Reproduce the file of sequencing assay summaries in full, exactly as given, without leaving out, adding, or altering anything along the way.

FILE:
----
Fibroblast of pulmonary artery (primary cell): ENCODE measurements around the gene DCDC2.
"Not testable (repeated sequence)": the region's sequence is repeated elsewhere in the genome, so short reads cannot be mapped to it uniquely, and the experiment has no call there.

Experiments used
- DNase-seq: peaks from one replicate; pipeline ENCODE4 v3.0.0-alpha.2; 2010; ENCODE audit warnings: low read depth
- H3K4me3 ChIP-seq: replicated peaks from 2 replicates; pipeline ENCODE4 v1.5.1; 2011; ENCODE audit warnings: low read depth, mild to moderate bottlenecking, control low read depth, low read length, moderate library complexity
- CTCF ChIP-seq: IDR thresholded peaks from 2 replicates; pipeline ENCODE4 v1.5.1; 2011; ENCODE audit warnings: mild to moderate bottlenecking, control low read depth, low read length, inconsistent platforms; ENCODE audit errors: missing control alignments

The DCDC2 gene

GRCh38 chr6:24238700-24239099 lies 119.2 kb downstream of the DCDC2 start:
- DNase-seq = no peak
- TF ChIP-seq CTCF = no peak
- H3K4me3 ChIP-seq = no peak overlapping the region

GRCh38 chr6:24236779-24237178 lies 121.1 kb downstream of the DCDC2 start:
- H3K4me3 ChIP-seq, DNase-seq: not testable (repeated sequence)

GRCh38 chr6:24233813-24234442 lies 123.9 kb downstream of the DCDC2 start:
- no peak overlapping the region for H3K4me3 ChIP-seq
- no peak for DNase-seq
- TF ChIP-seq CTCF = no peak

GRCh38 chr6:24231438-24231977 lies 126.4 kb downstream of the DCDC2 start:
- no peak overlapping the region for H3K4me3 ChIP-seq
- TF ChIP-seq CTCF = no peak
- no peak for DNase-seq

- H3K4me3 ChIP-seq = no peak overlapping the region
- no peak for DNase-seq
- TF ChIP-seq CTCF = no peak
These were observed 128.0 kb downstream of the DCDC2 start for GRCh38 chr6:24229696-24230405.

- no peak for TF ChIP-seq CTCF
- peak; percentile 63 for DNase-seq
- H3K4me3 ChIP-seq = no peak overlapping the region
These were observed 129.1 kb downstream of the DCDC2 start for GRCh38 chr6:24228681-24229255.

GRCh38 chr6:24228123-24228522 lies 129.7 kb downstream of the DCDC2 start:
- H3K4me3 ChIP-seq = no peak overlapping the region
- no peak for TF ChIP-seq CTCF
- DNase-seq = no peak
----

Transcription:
Fibroblast of pulmonary artery (primary cell): ENCODE measurements around the gene DCDC2.
"Not testable (repeated sequence)": the region's sequence is repeated elsewhere in the genome, so short reads cannot be mapped to it uniquely, and the experiment has no call there.

Experiments used
- DNase-seq: peaks from one replicate; pipeline ENCODE4 v3.0.0-alpha.2; 2010; ENCODE audit warnings: low read depth
- H3K4me3 ChIP-seq: replicated peaks from 2 replicates; pipeline ENCODE4 v1.5.1; 2011; ENCODE audit warnings: low read depth, mild to moderate bottlenecking, control low read depth, low read length, moderate library complexity
- CTCF ChIP-seq: IDR thresholded peaks from 2 replicates; pipeline ENCODE4 v1.5.1; 2011; ENCODE audit warnings: mild to moderate bottlenecking, control low read depth, low read length, inconsistent platforms; ENCODE audit errors: missing control alignments

The DCDC2 gene

GRCh38 chr6:24238700-24239099 lies 119.2 kb downstream of the DCDC2 start:
- DNase-seq = no peak
- TF ChIP-seq CTCF = no peak
- H3K4me3 ChIP-seq = no peak overlapping the region

GRCh38 chr6:24236779-24237178 lies 121.1 kb downstream of the DCDC2 start:
- H3K4me3 ChIP-seq, DNase-seq: not testable (repeated sequence)

GRCh38 chr6:24233813-24234442 lies 123.9 kb downstream of the DCDC2 start:
- no peak overlapping the region for H3K4me3 ChIP-seq
- no peak for DNase-seq
- TF ChIP-seq CTCF = no peak

GRCh38 chr6:24231438-24231977 lies 126.4 kb downstream of the DCDC2 start:
- no peak overlapping the region for H3K4me3 ChIP-seq
- TF ChIP-seq CTCF = no peak
- no peak for DNase-seq

- H3K4me3 ChIP-seq = no peak overlapping the region
- no peak for DNase-seq
- TF ChIP-seq CTCF = no peak
These were observed 128.0 kb downstream of the DCDC2 start for GRCh38 chr6:24229696-24230405.

- no peak for TF ChIP-seq CTCF
- peak; percentile 63 for DNase-seq
- H3K4me3 ChIP-seq = no peak overlapping the region
These were observed 129.1 kb downstream of the DCDC2 start for GRCh38 chr6:24228681-24229255.

GRCh38 chr6:24228123-24228522 lies 129.7 kb downstream of the DCDC2 start:
- H3K4me3 ChIP-seq = no peak overlapping the region
- no peak for TF ChIP-seq CTCF
- DNase-seq = no peak